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MIA@CHC: Hechavarria drills grand slam off Samardzija

CHICAGO -- The Marlins' bullpen played a key role in Tuesday night's win over the Cubs, turning in 4 2/3 hitless innings. On Wednesday afternoon, Miami's relievers were far from duplicating that effort.

Ryan Webb gave up a go-ahead two-run homer to Donnie Murphy in a four-run seventh inning that sunk the Marlins, 9-7, in left-hander Brian Flynn's Major League debut at Wrigley Field.

"I came in with a runner on first and I needed a ground ball," said Webb, who took the loss. "And I know Murphy's an aggressive hitter. He did exactly what I wanted him to -- swing at a two-seamer -- and he just got underneath it. It doesn't happen too often, but I missed my spot. I was trying to go down and away, and I went down and in, right where he was looking for it, I guess."

"I know he's a sinkerball guy," Murphy said. "I didn't want to get beat with a sinkerball. I was looking for a first sinker, and he gave it to me, and I put a good swing on it."

Holding a 7-4 lead in the seventh, A.J. Ramos issued two walks and gave up a two-run single to Dioner Navarro that cut the lead to one. Manager Mike Redmond then brought in Webb, whose first pitch to Murphy was driven over the wall in left to give the Cubs the lead.

"Last night, the bullpen came in and was lights-out, and today, it just didn't happen," Redmond said. "I figured with A.J. coming in -- he's done so well -- and with the lead in so many different situations. And he walked the first two guys, and after that, it was just trying to hold on tight."

It was a wild ride all afternoon.

With the Marlins trailing, 3-2, in the sixth, Adeiny Hechavarria gave Miami a three-run lead with a grand slam off Cubs starter Jeff Samardzija, the second of Hechavarria's career and second this season.

Hechavarria also tied a career high with three hits on the day.

"I was just looking for a good pitch to hit -- not necessarily a fastball or an offspeed pitch, just a good pitch to hit," Hechavarria said through translator and third-base coach Joe Espada. "And I got it."

The Marlins jumped out to an early 2-0 lead in the second, when Giancarlo Stanton reached on an infield single and Logan Morrison crushed a two-run homer to the back of the bleachers in right field.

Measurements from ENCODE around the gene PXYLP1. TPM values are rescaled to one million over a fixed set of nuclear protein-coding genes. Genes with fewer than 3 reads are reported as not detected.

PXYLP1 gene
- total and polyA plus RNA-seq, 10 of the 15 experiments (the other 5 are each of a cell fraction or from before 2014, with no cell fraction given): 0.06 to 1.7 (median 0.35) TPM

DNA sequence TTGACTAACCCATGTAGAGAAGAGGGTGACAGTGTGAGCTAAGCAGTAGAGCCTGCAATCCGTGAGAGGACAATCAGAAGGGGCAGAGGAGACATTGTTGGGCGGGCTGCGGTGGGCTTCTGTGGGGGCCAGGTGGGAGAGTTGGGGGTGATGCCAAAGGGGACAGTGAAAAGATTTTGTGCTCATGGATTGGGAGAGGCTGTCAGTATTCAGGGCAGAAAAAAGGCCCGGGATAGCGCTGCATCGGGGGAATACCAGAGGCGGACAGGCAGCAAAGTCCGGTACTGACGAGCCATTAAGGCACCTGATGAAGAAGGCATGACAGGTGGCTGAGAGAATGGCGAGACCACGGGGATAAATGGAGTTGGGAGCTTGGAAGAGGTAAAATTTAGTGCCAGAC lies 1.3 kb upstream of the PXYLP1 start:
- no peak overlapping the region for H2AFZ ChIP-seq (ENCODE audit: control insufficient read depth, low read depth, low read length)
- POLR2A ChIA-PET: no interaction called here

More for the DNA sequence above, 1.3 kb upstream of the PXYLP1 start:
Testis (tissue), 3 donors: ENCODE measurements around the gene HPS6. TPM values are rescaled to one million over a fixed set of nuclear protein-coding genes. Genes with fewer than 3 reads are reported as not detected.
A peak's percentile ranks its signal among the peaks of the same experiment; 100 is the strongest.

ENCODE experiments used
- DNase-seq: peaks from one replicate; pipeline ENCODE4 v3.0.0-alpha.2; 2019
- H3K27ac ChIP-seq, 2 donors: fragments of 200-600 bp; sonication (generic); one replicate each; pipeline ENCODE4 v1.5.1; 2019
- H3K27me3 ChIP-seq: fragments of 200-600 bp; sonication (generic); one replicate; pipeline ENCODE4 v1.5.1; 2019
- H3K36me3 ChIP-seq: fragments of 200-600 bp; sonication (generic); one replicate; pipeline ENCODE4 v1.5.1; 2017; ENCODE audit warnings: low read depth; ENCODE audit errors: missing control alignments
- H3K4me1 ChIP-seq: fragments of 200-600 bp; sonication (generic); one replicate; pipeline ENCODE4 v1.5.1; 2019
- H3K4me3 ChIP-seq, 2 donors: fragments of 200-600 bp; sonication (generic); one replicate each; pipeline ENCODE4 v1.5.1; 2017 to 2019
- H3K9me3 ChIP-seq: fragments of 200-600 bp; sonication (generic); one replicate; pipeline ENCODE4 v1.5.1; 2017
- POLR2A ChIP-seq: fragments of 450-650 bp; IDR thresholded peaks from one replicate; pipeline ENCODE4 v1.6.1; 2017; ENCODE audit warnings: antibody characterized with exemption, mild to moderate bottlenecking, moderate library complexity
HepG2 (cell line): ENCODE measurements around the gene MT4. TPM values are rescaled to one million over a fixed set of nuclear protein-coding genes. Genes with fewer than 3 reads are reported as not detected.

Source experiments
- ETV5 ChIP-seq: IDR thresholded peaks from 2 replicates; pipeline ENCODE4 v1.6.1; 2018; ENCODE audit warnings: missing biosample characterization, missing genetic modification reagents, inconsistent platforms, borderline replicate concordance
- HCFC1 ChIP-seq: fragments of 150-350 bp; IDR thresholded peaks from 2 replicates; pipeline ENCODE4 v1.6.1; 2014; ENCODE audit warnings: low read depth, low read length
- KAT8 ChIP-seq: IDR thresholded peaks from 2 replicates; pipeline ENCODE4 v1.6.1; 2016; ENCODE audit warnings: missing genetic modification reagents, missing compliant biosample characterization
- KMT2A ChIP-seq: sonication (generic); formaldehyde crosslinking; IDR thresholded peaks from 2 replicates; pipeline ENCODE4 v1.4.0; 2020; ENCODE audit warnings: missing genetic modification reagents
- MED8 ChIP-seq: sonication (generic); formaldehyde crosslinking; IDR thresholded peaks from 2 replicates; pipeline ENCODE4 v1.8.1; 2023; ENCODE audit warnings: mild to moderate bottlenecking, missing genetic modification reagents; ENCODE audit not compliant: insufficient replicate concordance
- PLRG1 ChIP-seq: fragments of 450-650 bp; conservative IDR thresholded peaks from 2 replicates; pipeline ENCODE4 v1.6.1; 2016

Donovan Solano tripled in the seventh and scored on a throwing error by Navarro, who tried to pick him off at third, for Miami's seventh run.

Flynn gave up back-to-back doubles to Junior Lake and Darnell McDonald in the second, which put the Cubs on the board. In the third, the rookie left-hander gave up two solo homers to Starlin Castro and Navarro, which gave the Cubs a 3-2 lead.

Chicago scored another run on a Ryan Sweeney homer in the sixth off of reliever Arquimedes Caminero, and tacked on a final run in the eighth on a Castro RBI double off of Chad Qualls.

Flynn went four-plus innings, allowing three runs on six hits while walking three and striking out two. He also recorded his first Major League hit, with a single to center in the fifth inning.

"Red came out and said, 'You got your first Major League hit.' I said, 'I'll trade it for a few more zeroes,'" Flynn said. "It's one of those things where you dream about this day for awhile, and you'd like to have your best stuff. But you've got to fight through it.

"I was behind in the count and up in the zone, and good hitters are going to do that to you. It's one of the things I pride myself on is not doing that stuff, especially after the team went out and put us up by two. So that was kind of a letdown for me."

"Flynn, I thought he was OK," Redmond said. "He was a little bit wild in the zone, and they got some decent hitters' counts and got a couple runs off him."

As for what he thinks happened with the bullpen's performance, Redmond said it's a matter of young pitchers gaining valuable experience.

"Sometimes [it's] youth," he said. "We've seen that a few times, where one night a guy comes in and he's lights-out, and the next night you put him in the same situation and they struggle.

"But part of the process of learning at the big league level is you've got to be able to execute and dial in your pitches every single day. It's not easy."

"That's something I definitely work on is to, no matter when I come in, be consistent [and] be the same guy every time," Ramos said. "It's been one of the things I've been struggling with, coming into different situations and I seem to pitch differently for different situations.

"The more you're out there, the more you learn to be the same guy every time. It's just a matter of experience."

Despite a rough outing in his big league debut, Flynn said he's also looking to learn from the experience.

"It's one of those things where you learn from the experience," Flynn said. "There's no better way to learn from it than giving up some home runs. … It'll be nice to get back in a routine here and get back on the mound in the bullpen, iron things out and be sharper next time."

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